wiki:GENIExperimenter/Tutorials/jFed/GettingStarted_PartII_ccn/Procedure/Setup

Understanding the AM API using Content Centric Networking

Image Map

1. Design the Experiment

  1. In today's experiment you will use resources at the aggregate listed on the worksheet. If you don't have a worksheet use Clemson InstaGENI (aka instageni.clemson.edu)

2. Establish the Environment

2.1 Set up ssh keys and configure Omni

If your account is from the GENI Portal follow the instructions here.

If your account is from the iMinds member authority (https://www.wall2.ilabt.iminds.be) follow the instructions here.

3. Obtain Resources

3.1 Create a slice

Create a slice using omni and the slice name of your choice. From now on that slice name will be referred to as SLICENAME.

$ omni createslice SLICENAME

3.2. Load a simple topology in jFed

For this exercise, we will edit an existing RSpec file. Start by loading this predefined topology into jFed.

  1. In the Portal, launch jFed for this slice.
  2. From the jFed Experimenter Toolkit menu (see figure), select the Open URL button.
Import an RSpec into jFed
Figure 3-1 Import an RSpec into jFed.
  1. Enter the URL for the RSpec:
    https://raw.githubusercontent.com/GENI-NSF/geni-tutorials/master/LabOne/ccnx/lab1ccn-3node-jfed-rawpc.xml
    then click Ok.
  2. When jFed pops up a message asking you to pick a manager to use, select the manager listed on your worksheet from the list. After you pick an aggregate manager, a network topology should appear on the canvas.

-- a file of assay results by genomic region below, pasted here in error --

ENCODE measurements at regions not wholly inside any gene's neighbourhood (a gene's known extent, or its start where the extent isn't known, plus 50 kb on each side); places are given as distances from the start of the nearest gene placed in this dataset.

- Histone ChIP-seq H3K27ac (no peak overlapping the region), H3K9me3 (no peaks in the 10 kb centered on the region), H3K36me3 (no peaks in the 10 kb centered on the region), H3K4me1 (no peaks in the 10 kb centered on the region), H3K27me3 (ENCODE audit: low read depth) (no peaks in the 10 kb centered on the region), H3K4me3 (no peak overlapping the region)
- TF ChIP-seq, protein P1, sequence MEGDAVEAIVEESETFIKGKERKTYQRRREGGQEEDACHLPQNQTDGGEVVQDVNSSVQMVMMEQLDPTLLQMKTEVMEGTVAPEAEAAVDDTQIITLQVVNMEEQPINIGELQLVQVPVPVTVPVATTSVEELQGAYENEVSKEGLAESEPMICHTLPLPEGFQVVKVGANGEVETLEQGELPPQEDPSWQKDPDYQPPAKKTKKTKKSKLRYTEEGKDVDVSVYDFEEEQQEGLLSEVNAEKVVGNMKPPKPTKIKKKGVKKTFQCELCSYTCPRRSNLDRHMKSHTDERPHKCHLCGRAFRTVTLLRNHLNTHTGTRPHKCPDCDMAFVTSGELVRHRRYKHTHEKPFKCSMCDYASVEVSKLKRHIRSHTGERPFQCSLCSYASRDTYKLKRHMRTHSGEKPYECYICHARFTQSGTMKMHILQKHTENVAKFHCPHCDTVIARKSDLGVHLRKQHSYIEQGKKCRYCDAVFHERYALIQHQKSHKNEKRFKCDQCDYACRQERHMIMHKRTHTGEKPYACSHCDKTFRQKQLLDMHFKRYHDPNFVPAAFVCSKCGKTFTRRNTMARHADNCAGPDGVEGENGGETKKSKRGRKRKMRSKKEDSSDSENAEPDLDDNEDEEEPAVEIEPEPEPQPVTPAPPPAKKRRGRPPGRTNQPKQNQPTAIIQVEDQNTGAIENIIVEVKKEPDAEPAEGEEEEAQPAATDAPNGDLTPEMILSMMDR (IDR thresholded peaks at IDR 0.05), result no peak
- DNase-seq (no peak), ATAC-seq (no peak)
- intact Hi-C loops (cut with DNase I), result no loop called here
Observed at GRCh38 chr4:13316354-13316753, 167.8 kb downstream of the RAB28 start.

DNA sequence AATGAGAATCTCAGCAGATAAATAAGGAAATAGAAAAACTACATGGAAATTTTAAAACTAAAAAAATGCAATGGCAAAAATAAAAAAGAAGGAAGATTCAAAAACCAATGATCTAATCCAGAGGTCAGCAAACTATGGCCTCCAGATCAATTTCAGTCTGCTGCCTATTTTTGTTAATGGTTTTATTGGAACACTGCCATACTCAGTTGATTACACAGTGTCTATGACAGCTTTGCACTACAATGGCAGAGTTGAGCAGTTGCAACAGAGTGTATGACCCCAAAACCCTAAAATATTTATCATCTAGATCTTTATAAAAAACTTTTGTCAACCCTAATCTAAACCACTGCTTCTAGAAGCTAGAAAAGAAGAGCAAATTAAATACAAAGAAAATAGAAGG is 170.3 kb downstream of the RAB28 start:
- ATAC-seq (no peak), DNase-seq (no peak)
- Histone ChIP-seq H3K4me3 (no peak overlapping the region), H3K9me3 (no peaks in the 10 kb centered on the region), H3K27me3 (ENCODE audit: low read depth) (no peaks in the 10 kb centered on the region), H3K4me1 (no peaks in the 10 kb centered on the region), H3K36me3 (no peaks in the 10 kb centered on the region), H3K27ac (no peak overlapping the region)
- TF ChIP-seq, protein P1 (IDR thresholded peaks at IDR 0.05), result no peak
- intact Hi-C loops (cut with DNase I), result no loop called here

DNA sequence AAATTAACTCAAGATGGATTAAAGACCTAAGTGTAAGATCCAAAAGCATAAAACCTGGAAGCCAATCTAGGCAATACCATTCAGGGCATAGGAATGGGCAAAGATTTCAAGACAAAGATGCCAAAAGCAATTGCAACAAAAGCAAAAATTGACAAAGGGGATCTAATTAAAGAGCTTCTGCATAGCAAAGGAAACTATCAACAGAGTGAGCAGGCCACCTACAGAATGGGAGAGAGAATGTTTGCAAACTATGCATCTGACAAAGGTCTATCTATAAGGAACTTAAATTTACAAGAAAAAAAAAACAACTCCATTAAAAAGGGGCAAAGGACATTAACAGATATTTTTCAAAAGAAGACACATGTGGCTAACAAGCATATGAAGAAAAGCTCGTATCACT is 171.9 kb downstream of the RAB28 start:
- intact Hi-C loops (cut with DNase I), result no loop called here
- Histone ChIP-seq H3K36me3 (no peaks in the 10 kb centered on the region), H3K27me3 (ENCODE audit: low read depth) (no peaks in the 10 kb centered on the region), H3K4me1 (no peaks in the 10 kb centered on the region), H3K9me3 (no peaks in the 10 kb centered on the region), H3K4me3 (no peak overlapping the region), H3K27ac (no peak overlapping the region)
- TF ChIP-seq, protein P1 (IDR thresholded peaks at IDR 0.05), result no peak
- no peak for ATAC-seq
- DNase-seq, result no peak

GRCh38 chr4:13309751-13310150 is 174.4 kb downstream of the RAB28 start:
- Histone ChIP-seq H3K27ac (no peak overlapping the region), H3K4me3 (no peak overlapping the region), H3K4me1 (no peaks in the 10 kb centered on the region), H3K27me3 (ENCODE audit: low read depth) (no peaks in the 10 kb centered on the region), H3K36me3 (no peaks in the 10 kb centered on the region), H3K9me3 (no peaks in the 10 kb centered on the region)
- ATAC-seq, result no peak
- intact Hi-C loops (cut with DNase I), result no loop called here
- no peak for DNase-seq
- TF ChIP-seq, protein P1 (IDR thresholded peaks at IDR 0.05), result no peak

Pick Aggregate Manager
    Figure 3-2 Pick an Aggregate Manager.
    Because this RSpec file contains a generic description of resources and does not specify any particular aggregate manager, jFed will pop up a message asking you to specify an aggregate to use:
    Assign these nodes now ....

3.3. Modify the RSpec to automatically install and execute CCNX software

For this experiment, we need to install the following software on the nodes:

  • The CCNX software (ccnx-0.6.2.tar.gz)
  • Scripts that set up the CCNX software (ccnx-setup.tar.gz)
  • Scripts used to pull atmospheric precipitation data using the CCNX protocol (ccnx-atmos.tar.gz)

When the nodes start up, we need the following scripts to be executed:

  • Script that sets up the node (node-setup)
  • Script that sets up the ccnx protocol (ccnx-setup)
  • Script that setup up ccnx protocol routes (add-precip-routes)

We automate the installation and running of the proper software using install and execute scripts in the RSpec. These can be added by double clicking on a node, and then clicking a "+" under the "Boot scripts" tab.

You DO NOT have to specify install and execute scripts for the nodes as they have already been done for you. You can check this by clicking on the icons for these nodes.

In general, be very careful when entering this information. These commands will not be executed until the nodes boot up and may fail silently.
  1. Click on each node to manipulate details of the node configuration. The execute commands below are found under the "Boot scripts" tab.

    The ccnx-setup execute command takes as parameters the name of a single "barrier" node, which must be up in order for the experiment to start, and the number of nodes in the topology as follows:
    ccnx-setup BARRIER_NODE NUM_NODES
    We will continue to use the node router as the barrier node.

    We will add two nodes to the topology, so go ahead and change the number of nodes from 3 to 5. The new router execute command on all three nodes should be:
    cd /tmp/ccnx-setup && ./ccnx-setup router 5

Figure 3-2 Edit all three nodes
  1. Copy the user node by:
    • Click on the user node.
    • Press the Duplicate button.
    • A new node should appear.